Imagine you have access to all the pleasures of this world: the latest movies, iPods, designer outfits and delicious feasts in the best restaurants. But no one loves you and you cannot trust anyone. On the other hand suppose you hardly have any possessions, yet abundant love flows in your heart and you receive love profusely from others. Which of these two situations do you think would give you happiness? Surely you’d be happier with love.
Behind the facade of success, wealth and positions that men and women crave for is the deep longing of the soul to love and be loved. If that’s the ultimate objective, why not lead our lives in a way that helps us experience this phenomenon abundantly?
Sixteenth-century Vaisnava saint and scholar Srila Rupa Gosvami has given a process to express and develop love:
“Offering gifts in charity, accepting charitable gifts, revealing one’s mind in confidence, inquiring confidentially, accepting prasadam and offering prasadam are the six symptoms of love shared by one devotee and another.” (Nectar of Instruction 4) One needs to remember that these six exchanges are not a magic talisman that guarantees loving relationships. One needs to offer these with love. It is not that giving gifts is necessarily love; it’s a medium to express love. It’s more important to examine the motivations behind our acts of love.
One may wonder if we are caught in a cyclical reasoning: on the one hand we say these exchanges give birth to love, but on the other we claim that one who has love can perform such exchanges. What comes first, the act of exchange or the feeling of loving emotion?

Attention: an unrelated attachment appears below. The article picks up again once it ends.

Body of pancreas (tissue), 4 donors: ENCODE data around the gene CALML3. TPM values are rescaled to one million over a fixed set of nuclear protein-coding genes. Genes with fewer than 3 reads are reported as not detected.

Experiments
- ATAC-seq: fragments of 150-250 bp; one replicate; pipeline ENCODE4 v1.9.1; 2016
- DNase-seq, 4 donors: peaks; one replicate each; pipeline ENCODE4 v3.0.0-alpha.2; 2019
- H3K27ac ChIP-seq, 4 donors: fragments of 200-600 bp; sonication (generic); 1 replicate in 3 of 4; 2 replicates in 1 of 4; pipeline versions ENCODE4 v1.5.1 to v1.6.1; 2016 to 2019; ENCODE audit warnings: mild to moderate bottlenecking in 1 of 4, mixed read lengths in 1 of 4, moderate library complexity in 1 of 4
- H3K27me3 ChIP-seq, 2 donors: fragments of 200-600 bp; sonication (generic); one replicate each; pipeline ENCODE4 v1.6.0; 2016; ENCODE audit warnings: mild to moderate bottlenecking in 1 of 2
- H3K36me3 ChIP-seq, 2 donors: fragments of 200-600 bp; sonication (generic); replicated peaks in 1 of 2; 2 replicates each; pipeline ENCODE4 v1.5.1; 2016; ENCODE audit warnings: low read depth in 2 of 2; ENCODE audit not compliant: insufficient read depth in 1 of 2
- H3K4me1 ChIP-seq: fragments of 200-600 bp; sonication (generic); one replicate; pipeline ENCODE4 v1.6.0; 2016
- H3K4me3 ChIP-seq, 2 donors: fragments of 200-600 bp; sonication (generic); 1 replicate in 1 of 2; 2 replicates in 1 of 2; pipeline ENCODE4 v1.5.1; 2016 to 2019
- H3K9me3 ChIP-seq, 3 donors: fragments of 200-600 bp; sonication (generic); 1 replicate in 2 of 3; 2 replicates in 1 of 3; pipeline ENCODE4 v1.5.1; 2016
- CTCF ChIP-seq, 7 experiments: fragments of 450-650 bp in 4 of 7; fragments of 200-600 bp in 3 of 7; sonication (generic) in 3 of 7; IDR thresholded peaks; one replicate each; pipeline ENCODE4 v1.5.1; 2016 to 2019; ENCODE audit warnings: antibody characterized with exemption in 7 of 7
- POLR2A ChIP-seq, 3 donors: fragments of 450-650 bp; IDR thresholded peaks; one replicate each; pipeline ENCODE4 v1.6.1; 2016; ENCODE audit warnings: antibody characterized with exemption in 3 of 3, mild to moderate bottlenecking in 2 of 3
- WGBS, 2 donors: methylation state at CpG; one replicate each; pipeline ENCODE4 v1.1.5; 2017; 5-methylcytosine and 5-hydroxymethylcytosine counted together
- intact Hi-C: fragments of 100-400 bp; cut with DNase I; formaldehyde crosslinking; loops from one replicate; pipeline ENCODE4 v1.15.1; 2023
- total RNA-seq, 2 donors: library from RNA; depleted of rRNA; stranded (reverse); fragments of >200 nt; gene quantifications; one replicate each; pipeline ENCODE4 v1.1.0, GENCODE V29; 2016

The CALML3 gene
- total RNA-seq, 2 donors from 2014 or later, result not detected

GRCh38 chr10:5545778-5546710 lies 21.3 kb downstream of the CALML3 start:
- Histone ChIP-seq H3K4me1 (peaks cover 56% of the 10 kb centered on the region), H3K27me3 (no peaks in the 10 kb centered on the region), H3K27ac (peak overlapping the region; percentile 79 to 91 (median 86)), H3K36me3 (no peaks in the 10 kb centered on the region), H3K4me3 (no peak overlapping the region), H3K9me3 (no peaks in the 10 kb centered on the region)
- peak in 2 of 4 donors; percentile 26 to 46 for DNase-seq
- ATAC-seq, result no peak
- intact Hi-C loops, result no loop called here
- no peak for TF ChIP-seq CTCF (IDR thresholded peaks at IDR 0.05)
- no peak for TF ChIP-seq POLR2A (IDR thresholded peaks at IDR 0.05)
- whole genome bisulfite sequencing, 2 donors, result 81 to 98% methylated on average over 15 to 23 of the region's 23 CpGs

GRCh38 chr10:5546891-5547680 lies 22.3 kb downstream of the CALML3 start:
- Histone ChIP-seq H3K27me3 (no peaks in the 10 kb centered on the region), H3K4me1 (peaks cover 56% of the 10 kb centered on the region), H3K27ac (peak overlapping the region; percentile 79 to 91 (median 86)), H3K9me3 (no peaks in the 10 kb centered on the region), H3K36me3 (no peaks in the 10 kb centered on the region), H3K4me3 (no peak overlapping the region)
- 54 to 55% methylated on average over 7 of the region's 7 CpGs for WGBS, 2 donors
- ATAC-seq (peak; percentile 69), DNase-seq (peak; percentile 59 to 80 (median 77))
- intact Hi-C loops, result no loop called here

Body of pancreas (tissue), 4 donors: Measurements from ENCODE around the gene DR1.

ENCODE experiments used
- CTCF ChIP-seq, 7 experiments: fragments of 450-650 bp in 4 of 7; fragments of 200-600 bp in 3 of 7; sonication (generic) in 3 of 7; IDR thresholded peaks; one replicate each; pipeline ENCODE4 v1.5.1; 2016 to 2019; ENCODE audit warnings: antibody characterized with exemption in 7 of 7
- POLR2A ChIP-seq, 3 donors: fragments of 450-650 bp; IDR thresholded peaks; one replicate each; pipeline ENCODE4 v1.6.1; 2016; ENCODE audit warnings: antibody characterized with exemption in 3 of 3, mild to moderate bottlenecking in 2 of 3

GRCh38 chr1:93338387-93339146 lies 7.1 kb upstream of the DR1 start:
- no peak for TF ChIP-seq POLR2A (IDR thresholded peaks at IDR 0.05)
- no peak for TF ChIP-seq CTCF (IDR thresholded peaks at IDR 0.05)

It all begins with respect. If we can begin with the external act of respect with an aspiration to genuinely respect the other person, slowly love begins to grow in the heart. Respect is the seed on which love fructifies. “Respect is what we owe, love, what we give,” said Phillip James Bailey, an American singer and winner of seven Grammy awards.
Respecting others costs nothing, but the reward is rich and fulfilling. Usually those who always respect others feel love swell in their hearts, and the act of respect in itself makes one feel loved.
Lord Caitanya Mahaprabhu taught this principle in his dealings with everyone. Sarvabhauma Bhattacarya upheld a philosophy that was diametrically opposite to Lord Caitanya’s teachings. When the Lord first arrived in Jagannatha Puri, Sarvabhauma treated him like a young boy who needed scriptural training. Although Lord Caitanya’s followers were irked by what they thought was a demeaning attitude of Sarvabhauma, the Lord took no offense. He treated Sarvabhauma with great respect, and eventually won his heart. In another instance, the proud Ramacandra Puri, a person on the level of Lord Caitanya’s spiritual master, always kept finding faults in the Lord’s actions. But the Lord always remained humble and respectful and never argued or protested.
Usually it’s difficult to respect another person when he or she disagrees with us or has an idiosyncrasy that puts us off. But that precisely is the test. When respect becomes our second nature, we will recognize the basic human dignity in others even if their beliefs are not worthy of respect. But the principle of respect alone can lead us to love. Respect precedes love. Cicero, one of ancient Rome’s well known philosophers, said, “He removes the greatest ornament of friendship, who takes away from it respect.”
To love and feel loved is a universal need, and the act of giving respect sets the ball rolling. Respect another person and see how love grows.
The next time you have a social interaction, remember that the other person may need your love, and you too would be happy to receive his love. But if that sounds vague, just follow the principle of giving respect. In time everything else will follow.
Vraja Bihari Dasa holds a postgraduate degree in International Finance and an MBA from Mumbai University. He is a resident monk at ISKCON Chowpatty and an active teacher of bhaktiyoga. Visit his website: www.yogaformodernage.com